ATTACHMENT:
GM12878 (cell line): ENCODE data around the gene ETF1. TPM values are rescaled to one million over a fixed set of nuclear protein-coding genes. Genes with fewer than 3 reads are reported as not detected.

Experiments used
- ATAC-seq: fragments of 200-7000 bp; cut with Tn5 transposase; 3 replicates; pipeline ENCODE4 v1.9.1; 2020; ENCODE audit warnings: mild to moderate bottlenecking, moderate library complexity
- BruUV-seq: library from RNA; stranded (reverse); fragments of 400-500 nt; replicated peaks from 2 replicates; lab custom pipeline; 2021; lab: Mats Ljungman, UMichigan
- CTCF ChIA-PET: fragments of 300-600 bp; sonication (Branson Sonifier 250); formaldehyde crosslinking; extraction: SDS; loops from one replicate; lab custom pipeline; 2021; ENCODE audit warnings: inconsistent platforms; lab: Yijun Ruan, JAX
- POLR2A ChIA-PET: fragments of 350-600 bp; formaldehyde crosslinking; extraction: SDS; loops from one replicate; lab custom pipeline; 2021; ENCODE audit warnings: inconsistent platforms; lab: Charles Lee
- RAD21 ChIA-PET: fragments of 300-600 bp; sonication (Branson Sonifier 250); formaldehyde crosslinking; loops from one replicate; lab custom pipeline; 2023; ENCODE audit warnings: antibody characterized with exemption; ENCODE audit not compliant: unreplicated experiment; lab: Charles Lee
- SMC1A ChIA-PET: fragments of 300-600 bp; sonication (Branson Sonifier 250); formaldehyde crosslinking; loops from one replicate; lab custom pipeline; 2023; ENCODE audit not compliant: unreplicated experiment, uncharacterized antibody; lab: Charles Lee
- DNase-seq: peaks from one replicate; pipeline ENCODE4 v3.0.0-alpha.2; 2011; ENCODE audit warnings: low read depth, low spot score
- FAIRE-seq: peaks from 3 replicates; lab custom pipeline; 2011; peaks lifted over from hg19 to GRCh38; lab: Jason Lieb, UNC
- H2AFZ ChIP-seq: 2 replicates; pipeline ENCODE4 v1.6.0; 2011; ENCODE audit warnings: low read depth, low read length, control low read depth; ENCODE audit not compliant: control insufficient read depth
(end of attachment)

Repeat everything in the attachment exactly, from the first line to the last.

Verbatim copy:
GM12878 (cell line): ENCODE data around the gene ETF1. TPM values are rescaled to one million over a fixed set of nuclear protein-coding genes. Genes with fewer than 3 reads are reported as not detected.

Experiments used
- ATAC-seq: fragments of 200-7000 bp; cut with Tn5 transposase; 3 replicates; pipeline ENCODE4 v1.9.1; 2020; ENCODE audit warnings: mild to moderate bottlenecking, moderate library complexity
- BruUV-seq: library from RNA; stranded (reverse); fragments of 400-500 nt; replicated peaks from 2 replicates; lab custom pipeline; 2021; lab: Mats Ljungman, UMichigan
- CTCF ChIA-PET: fragments of 300-600 bp; sonication (Branson Sonifier 250); formaldehyde crosslinking; extraction: SDS; loops from one replicate; lab custom pipeline; 2021; ENCODE audit warnings: inconsistent platforms; lab: Yijun Ruan, JAX
- POLR2A ChIA-PET: fragments of 350-600 bp; formaldehyde crosslinking; extraction: SDS; loops from one replicate; lab custom pipeline; 2021; ENCODE audit warnings: inconsistent platforms; lab: Charles Lee
- RAD21 ChIA-PET: fragments of 300-600 bp; sonication (Branson Sonifier 250); formaldehyde crosslinking; loops from one replicate; lab custom pipeline; 2023; ENCODE audit warnings: antibody characterized with exemption; ENCODE audit not compliant: unreplicated experiment; lab: Charles Lee
- SMC1A ChIA-PET: fragments of 300-600 bp; sonication (Branson Sonifier 250); formaldehyde crosslinking; loops from one replicate; lab custom pipeline; 2023; ENCODE audit not compliant: unreplicated experiment, uncharacterized antibody; lab: Charles Lee
- DNase-seq: peaks from one replicate; pipeline ENCODE4 v3.0.0-alpha.2; 2011; ENCODE audit warnings: low read depth, low spot score
- FAIRE-seq: peaks from 3 replicates; lab custom pipeline; 2011; peaks lifted over from hg19 to GRCh38; lab: Jason Lieb, UNC
- H2AFZ ChIP-seq: 2 replicates; pipeline ENCODE4 v1.6.0; 2011; ENCODE audit warnings: low read depth, low read length, control low read depth; ENCODE audit not compliant: control insufficient read depth